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GreatSchools Rating

Cherry Hills Village Elementary School

Public | PK-5

 
 

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Last modified
Community Rating

4 stars

Community Rating by Year
2014:
Based on 2 ratings
2013:
Based on 3 ratings
2012:
Based on 5 ratings
2011:
Based on 1 rating

Teacher quality

Principal leadership

Parent involvement

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21 reviews of this school


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Posted January 23, 2014

I can't remember if I was speaking with the front office at the county jail or the DMV this morning! Oh, that's right....I was at CHVE because jail and the DMV are much nicer to children and parents. I have had three children in CHVE (one currently) so I am all too familiar with this group of "mean girls". Don't get me wrong, they are nice to the families who are generous with their donations. One of the "Helpful Hints" on this sites says to suggest how our school can improve. Simple! Just be nice and respectful to children and parents. Or, maybe and anger management class...
—Submitted by a parent


Posted January 12, 2014

I have children at CHVE and it is a FANTASTIC school. We were at another private school locally which tended to coddle and muddle the truth regarding our child's academic progress. In this school you do not have to get a private tutor (as opposed to that OTHER school) : there are enough teachers and PARA's that allow kids to get the attention they need, be it more help, or, a push. Admittedly, it is a school in a bubble due to the high socio-economic strata of this area. We pay for it in property taxes and in home costs. However, the teachers are kind and competent and there are plenty of parents who are GROUNDED. If you want the best for your kids then you will be involved, in an honest way, in their education. In short, this has all the resources that a parent could want in a loving environment. CHVE is a great way to prepare kids for the real world. As far as the office staff and principal, they certainly have unenviable jobs. They are doing the best they can to put everyone on an equal playing field.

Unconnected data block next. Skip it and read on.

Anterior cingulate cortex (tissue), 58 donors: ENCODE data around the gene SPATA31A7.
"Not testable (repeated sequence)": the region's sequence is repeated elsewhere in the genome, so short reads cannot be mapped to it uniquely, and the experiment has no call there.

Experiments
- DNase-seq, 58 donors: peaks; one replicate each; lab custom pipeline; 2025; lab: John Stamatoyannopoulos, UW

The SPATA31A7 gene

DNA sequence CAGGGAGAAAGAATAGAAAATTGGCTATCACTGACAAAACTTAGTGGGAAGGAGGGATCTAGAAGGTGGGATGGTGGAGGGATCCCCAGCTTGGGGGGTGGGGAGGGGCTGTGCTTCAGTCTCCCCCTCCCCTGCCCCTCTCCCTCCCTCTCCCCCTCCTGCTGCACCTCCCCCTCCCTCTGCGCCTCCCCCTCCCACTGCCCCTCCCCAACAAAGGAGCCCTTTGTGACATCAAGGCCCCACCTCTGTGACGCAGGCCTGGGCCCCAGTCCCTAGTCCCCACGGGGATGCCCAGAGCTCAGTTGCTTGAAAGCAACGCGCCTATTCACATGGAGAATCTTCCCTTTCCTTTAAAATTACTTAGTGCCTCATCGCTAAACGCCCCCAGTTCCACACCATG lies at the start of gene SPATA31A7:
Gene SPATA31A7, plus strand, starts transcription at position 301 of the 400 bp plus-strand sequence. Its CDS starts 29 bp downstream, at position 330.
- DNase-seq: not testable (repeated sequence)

—Submitted by a parent


Posted August 4, 2013

I am a parent at this school. I continue to have mixed emotions about it. Academically, this may be the best public school education I could get in the Denver area. Teachers are amazing, caring, and experienced. The amount of parent funding is downright shocking and allows for many extras- most importantly a better ratio!! 20 to 1 plus a para teacher in the room is wonderful. We were even offered reading support 4 days a week (from a Master s level reading specialist) for my daughter who is barely struggling! The negatives at the school that I am left with are these: First off, the front office staff needs to get a lesson in kindness and warmth. I do everything I can do avoid these ladies as they are just plain rude and mean. As for the principle, she herself appears to be outwardly kind but at the same time exudes a snotty snotty snotty fake attitude. Perhaps that works for some parents (many of whom are snotty themselves) but it doesn t work for me. Children very quickly assess attitude and there needs to be GENUINE kindness flowing from the top down. That being said I ignore the snotty office staff /parents as its hard to turn down such an amazing education.
—Submitted by a parent


Posted April 11, 2013

The office staff is incredibly rude to both parents and children. While the principal preaches a no bulling policy she does little to discipline the bullies. I do not want my children to learn that this attitude is "OK". If I had to do it over again I would send my children to Greenwood Village Elementary or Saint Mary's.
—Submitted by a parent


Posted February 4, 2013

Fantastic teachers and staff! excellent academics! great variety of special subjects each afternoon, and the year one class my child is in only has 19 students, so the teacher has really been able to connect and work with my child in a thoughtful and relaxed manner. We love it at CHVE! The school also has a very strong PTCO, so fundraising is well organized , totally transparent, very successful and there is no pressure to participate, if you do not want to in a particular year. ( this is very different to the private school experience we had in the local area ). The school community is large enough to allow all families the freedoms to do what they can, when they can. We highly recommend CHVE.
—Submitted by a parent


Posted August 22, 2012

My child is a 1st grader at CHVE. We absolutely love the school. The teachers are caring. The principal is amazing and very involved. The class sizes are small. 20 kids in 1st grade with a para professional in the classroom as well. Lot's of great specials like gym, science, music, art, computers. 2nd languages are offered as well. I found the other parents to be very nice and very involved. There is a lot of fundraising which helps suport the school and a lot of involvement by the parents in classrooms, cafeteria, library etc. I am very happy that we chose this school for our kids.
—Submitted by a parent


Posted August 16, 2012